Jogging with a Dog: Which Dog Breeds Are Suitable Running Partners
07.10.2022 - Reading time: 4 minutes
Are you an enthusiastic runner and your dog cannot get enough exercise? Then go jogging with your dog! This article will teach you how to make your loyal companion your exercise partner and which things you should remember.
Jogging with a dog: Is that even possible?
Yes, jogging with dogs is a fantastic pastime for the pet and the owner – if the conditions are right. Not every dog is suitable for running and of course you can’t just start running. As with everything, your four-legged friend also needs some training for jogging so that he can get used to the new running situation.
Sport with a dog: From when is it possible to run with a dog?
In principle, you should never go jogging with a puppy. The effort is too much, even for short distances, as neither the condition nor the muscles and bone structure of the growing dog are sufficiently developed. Too much exertion can be detrimental to your dog’s development. Vets therefore recommend taking your dog jogging when it is about one year old, or two years old for large breeds. Old animals are also not suitable partners for running training.
Dogs and jogging: Which dog breeds are suitable as running partners?
There are breeds that, as a rule, are absolutely unsuitable for fast running over longer distances. These include small dogs such as pugs, French bulldogs and dachshunds, as well as large breeds with a heavy body weight such as Saint Bernards or Newfoundlands. It is better not to go jogging with dogs that have a lot of fur, a long back and a high body weight. Real marathon runners, on the other hand, are dog breeds like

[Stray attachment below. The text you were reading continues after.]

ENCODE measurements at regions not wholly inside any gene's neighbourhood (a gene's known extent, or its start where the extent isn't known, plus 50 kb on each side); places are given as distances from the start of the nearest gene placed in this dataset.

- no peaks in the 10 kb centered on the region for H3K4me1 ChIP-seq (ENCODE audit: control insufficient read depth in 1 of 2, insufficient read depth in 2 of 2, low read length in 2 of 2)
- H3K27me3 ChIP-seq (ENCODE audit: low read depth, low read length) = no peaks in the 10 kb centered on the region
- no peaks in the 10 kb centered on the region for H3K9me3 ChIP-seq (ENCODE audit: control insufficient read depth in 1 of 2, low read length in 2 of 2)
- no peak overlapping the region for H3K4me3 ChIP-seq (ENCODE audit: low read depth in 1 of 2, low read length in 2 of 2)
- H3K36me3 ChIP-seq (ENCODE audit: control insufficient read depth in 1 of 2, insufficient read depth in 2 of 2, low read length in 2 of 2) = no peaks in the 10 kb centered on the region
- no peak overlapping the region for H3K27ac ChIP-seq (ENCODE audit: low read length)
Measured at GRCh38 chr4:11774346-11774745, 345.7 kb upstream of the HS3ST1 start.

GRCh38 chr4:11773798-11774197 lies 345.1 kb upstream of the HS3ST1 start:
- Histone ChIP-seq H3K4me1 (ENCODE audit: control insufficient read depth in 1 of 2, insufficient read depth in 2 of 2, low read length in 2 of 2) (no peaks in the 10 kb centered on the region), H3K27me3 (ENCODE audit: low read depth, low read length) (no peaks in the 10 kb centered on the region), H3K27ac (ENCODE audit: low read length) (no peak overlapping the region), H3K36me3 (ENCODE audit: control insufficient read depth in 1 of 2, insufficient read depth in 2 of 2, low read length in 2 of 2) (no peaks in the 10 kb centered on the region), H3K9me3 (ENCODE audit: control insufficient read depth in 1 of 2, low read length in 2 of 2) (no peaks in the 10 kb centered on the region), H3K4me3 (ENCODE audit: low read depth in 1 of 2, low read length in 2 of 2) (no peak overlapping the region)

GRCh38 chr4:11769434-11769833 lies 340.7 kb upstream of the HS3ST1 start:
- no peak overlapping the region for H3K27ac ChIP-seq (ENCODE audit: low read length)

These dog breeds need a lot of exercise and can’t wait to run with you.
How do you get a dog used to running?
Before you start jogging, you should first consult your vet and ask him if your dog is suitable as a running partner. If the doctor gives you the green light, you can start training. The prerequisite for relaxed runs is that your dog is obedient and absolutely sure to listen to your commands.
Pay attention to the following points while training:
- Before jogging, your dog should have some time to sniff and do his business.
- Take it slowly at first: tackle shorter distances for the first few weeks and stop every five minutes to begin with. Choose a slow to moderate pace. Gradually increase the pace and distance.
- Reward your four-legged friend either after each section or at the end with a treat and praise him lavishly.
- Pay attention to your companion’s needs: pee and sniff breaks are a must!
- When jogging with the dog, use a longer, looser leash, so that your four-legged friend and you have adequate space.
- If your dog walks next to you without a leash, he should be retrievable at any time.
The weather conditions are also important, if you want to go jogging with your dog: your four-legged friend will not tolerate extreme heat or freezing cold, so only take him along when temperatures are moderate. The surface also plays a role: dogs prefer to run on forest trails or fields. Asphalt is very hard and gets uncomfortably warm in the summer months.
Your dog also needs the right equipment for jogging: special jogging leashes and a matching chest harness with soft padding are best for jogging with a dog. Glow-in-the-dark harnesses ensure visibility and safety in the dark.
How can I tell that my dog is tired from its walk?
Your running training should always be adapted to your four-legged friend: adapt your pace and distance to your dog. Warning signs that your dog is overtaxed are
- strong, fast and persistent panting,
- lagging behind of the dog,
- retracted lips,
- refusal of the dog as well as
- limping after a run.
Watch out for the first symptoms of tiredness and stop immediately, if necessary. A dog that is regularly overtaxed will no longer enjoy going out and about with you.